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Politicians should take citizens’ assemblies seriously

IN 403BC Athens decided to overhaul its institutions. A disastrous war with Sparta had shown that direct democracy, whereby adult male citizens voted on laws, was not enough to stop eloquent demagogues from getting what they wanted, and indeed from subverting democracy altogether. So a new body, chosen by lot, was set up to scrutinise the decisions...

The ECB’s lack of credibility could hamstring Europe’s recovery

AT POINTS IN the past decade the European Central Bank (ECB) was the only institution standing between the euro zone and financial oblivion. Europe’s problem was budgetary inhibition and insufficient risk-sharing. Monetary policymakers were the only game in town. No longer. Earlier this year the European Union agreed to issue joint debt to fund a fiscal...

Will TikTok survive?

ON AUGUST 6TH, when the White House told TikTok that it had 45 days to shut down or find an American buyer, there was a risk that the Chinese-owned video app would disappear from America, infuriating its 100m users there and destroying billions of dollars of investors’ wealth. Now a last-minute fudge seems to have been found. TikTok has said it will...

The pandemic shows a better way to handle abortion

FOR MOST women deciding how or when to give birth, covid-19 has been a nightmare. Fertility treatments have paused, sexual-health clinics closed and partners been banned from delivery rooms. Yet the pandemic has brought one silver lining. It has shown a better way to carry out early-stage abortions. Abortion is legal in most of the world, and relatively...

Is it the end of the oil age?

For more coverage of climate change, register for The Climate Issue, our fortnightly newsletter, or visit our climate-change hub OIL FUELLED the 20th century—its cars, its wars, its economy and its geopolitics. Now the world is in the midst of an energy shock that is speeding up the shift to a new order. As covid-19 struck the global economy earlier...

Why is California burning?

FOR DECADES environmentalists have warned that the world is going to burn. Mostly, they meant it figuratively. But footage of fires sweeping through the Siberian steppe, the Amazon forest, parts of Australia and now, once again, California, make it easy to believe the planet is, literally, on fire. New infernos have been whipped up by strong winds and...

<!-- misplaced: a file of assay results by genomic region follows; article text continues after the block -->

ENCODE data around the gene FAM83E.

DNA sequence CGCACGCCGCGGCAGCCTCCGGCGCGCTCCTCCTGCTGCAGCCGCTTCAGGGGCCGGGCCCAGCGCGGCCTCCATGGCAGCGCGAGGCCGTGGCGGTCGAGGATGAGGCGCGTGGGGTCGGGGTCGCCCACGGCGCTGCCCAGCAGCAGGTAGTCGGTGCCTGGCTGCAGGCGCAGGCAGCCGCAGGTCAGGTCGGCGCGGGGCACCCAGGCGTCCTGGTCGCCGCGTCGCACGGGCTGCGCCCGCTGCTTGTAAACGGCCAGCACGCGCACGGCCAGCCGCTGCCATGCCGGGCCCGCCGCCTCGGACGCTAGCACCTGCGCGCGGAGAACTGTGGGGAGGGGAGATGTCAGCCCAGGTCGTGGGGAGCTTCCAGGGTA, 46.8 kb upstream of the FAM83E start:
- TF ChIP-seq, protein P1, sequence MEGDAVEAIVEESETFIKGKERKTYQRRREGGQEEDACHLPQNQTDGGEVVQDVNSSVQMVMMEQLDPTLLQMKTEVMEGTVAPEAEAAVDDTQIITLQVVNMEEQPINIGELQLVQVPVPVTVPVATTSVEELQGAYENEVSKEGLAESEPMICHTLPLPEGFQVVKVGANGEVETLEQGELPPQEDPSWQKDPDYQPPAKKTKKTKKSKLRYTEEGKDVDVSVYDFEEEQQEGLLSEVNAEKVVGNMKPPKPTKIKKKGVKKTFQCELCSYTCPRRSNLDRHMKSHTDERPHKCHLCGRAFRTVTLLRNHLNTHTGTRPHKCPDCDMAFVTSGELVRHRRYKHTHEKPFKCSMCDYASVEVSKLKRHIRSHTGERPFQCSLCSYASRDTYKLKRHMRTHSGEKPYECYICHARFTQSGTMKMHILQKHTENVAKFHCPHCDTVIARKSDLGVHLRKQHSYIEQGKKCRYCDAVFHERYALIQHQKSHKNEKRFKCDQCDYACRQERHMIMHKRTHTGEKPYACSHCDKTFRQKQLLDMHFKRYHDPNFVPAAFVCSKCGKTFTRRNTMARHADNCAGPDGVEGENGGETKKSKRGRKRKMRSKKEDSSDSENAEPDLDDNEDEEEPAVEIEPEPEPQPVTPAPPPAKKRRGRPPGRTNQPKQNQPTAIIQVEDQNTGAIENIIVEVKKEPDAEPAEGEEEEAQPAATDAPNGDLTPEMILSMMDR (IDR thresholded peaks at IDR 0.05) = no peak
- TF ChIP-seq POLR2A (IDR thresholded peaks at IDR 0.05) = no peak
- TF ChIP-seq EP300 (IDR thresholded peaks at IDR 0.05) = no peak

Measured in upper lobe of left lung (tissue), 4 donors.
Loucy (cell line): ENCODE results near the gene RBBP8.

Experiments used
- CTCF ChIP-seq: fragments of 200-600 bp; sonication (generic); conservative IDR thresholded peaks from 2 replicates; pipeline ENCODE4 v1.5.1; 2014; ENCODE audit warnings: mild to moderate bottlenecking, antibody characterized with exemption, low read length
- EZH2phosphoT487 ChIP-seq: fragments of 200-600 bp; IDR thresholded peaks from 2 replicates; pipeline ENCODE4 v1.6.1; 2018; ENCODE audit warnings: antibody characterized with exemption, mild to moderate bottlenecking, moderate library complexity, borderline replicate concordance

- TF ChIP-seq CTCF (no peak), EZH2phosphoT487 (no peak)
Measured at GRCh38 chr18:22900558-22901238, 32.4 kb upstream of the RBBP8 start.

Will Putin save Lukashenko?

“FIRST THEY stole our country. [Now] they are stealing the best of us.” So said Svetlana Alexievich, a Nobel prize-winning writer, of the rulers of her native Belarus. Since mass protests erupted after a blatantly rigged presidential election in August, riot police and plain-clothes goons have been beating up peaceful demonstrators. On September 7th,...

Who owns what?

TWENTY YEARS ago a Peruvian economist made a startling observation. People in poor countries are not as poor as they seem. They have assets—lots of them. But they cannot prove that they own them, so they cannot use them as collateral. Hernando de Soto estimated that the total value of informally owned land, homes and other fixed assets was a whopping...

Is the office finished?

Editor’s note: Some of our covid-19 coverage is free for readers of The Economist Today, our daily newsletter. For more stories and our pandemic tracker, see our hub MOST PEOPLE associate the office with routine and conformity, but it is fast becoming a source of economic uncertainty and heated dispute. Around the world workers, bosses, landlords...

Britain threatens to flout international law

IT IS STAGGERING to see a British minister brazenly admit to Parliament that the government intends to breach international law. Yet that is what Brandon Lewis, the Northern Ireland secretary, did this week—even if he sought to qualify the move as “very specific and limited”. The plan in the proposed internal-market bill is to override parts of the...

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